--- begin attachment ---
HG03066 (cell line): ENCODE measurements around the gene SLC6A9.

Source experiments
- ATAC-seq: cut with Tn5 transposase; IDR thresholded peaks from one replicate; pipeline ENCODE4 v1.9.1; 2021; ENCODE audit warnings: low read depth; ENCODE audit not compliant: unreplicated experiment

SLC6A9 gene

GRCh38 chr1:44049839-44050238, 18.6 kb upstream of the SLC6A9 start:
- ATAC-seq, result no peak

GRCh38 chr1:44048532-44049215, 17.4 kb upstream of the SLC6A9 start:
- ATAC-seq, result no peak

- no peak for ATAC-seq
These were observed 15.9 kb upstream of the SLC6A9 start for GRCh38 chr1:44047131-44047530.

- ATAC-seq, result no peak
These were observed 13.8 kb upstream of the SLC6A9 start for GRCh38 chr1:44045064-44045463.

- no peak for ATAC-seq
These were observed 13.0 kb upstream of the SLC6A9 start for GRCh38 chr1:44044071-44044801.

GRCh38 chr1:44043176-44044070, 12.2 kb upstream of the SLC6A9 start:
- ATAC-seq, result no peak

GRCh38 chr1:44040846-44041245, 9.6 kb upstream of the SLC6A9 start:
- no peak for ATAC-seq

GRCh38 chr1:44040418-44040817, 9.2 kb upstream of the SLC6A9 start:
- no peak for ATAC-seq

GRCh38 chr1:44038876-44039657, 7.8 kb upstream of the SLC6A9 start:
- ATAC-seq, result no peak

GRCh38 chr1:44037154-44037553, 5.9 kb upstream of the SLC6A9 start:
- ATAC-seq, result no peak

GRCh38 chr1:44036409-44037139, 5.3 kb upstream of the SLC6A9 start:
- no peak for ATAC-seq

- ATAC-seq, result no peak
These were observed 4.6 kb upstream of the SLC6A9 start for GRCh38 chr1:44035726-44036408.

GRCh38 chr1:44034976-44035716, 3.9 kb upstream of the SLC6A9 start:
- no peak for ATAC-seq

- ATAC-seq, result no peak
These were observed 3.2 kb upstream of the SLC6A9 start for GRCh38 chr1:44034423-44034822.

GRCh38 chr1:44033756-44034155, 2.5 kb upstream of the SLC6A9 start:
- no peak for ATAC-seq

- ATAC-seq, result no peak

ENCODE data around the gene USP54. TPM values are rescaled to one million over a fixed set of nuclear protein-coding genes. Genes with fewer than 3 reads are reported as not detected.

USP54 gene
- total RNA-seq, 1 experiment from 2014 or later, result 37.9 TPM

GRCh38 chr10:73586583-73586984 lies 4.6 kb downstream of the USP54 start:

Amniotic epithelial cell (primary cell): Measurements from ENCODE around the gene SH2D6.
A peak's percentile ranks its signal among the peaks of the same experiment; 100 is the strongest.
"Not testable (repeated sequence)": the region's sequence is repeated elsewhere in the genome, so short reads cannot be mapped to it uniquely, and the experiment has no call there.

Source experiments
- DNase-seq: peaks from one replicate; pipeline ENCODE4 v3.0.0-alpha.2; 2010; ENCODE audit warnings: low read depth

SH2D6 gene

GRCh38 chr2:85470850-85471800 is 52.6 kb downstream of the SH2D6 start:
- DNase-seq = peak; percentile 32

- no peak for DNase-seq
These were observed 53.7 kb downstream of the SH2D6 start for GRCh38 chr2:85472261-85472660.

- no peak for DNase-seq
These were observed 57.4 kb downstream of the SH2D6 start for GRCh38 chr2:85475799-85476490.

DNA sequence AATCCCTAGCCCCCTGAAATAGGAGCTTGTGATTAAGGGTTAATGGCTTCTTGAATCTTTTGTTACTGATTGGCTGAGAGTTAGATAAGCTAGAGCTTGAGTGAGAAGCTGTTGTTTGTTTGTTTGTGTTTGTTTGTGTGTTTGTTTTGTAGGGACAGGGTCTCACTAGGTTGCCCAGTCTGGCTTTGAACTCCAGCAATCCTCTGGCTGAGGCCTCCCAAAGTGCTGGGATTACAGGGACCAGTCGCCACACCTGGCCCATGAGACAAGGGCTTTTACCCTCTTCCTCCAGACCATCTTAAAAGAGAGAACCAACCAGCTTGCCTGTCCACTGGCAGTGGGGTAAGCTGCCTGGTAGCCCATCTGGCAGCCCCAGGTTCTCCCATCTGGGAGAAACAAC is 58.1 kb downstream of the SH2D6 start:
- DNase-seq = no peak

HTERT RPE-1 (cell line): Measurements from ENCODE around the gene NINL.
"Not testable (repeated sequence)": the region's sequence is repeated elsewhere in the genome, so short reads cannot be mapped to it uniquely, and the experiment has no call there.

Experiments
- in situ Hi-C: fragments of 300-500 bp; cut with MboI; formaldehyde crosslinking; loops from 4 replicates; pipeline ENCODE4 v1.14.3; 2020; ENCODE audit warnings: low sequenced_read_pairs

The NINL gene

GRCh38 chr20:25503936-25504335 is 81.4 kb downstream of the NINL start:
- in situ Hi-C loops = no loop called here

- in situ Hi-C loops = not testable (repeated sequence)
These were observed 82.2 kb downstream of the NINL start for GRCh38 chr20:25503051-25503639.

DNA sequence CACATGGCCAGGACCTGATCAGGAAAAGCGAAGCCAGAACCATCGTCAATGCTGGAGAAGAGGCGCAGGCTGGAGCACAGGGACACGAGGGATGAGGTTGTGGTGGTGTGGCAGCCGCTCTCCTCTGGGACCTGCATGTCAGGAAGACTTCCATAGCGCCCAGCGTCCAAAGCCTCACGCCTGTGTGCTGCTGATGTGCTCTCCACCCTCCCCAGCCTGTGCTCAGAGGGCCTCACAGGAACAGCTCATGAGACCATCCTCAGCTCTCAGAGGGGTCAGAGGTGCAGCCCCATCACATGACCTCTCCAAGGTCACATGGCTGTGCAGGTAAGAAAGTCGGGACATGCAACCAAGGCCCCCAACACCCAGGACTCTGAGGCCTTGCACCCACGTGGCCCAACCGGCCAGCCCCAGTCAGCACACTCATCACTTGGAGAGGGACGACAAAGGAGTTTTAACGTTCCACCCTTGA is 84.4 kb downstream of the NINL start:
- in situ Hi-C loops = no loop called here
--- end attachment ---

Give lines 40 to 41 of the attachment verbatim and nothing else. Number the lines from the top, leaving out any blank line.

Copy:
Amniotic epithelial cell (primary cell): Measurements from ENCODE around the gene SH2D6.
A peak's percentile ranks its signal among the peaks of the same experiment; 100 is the strongest.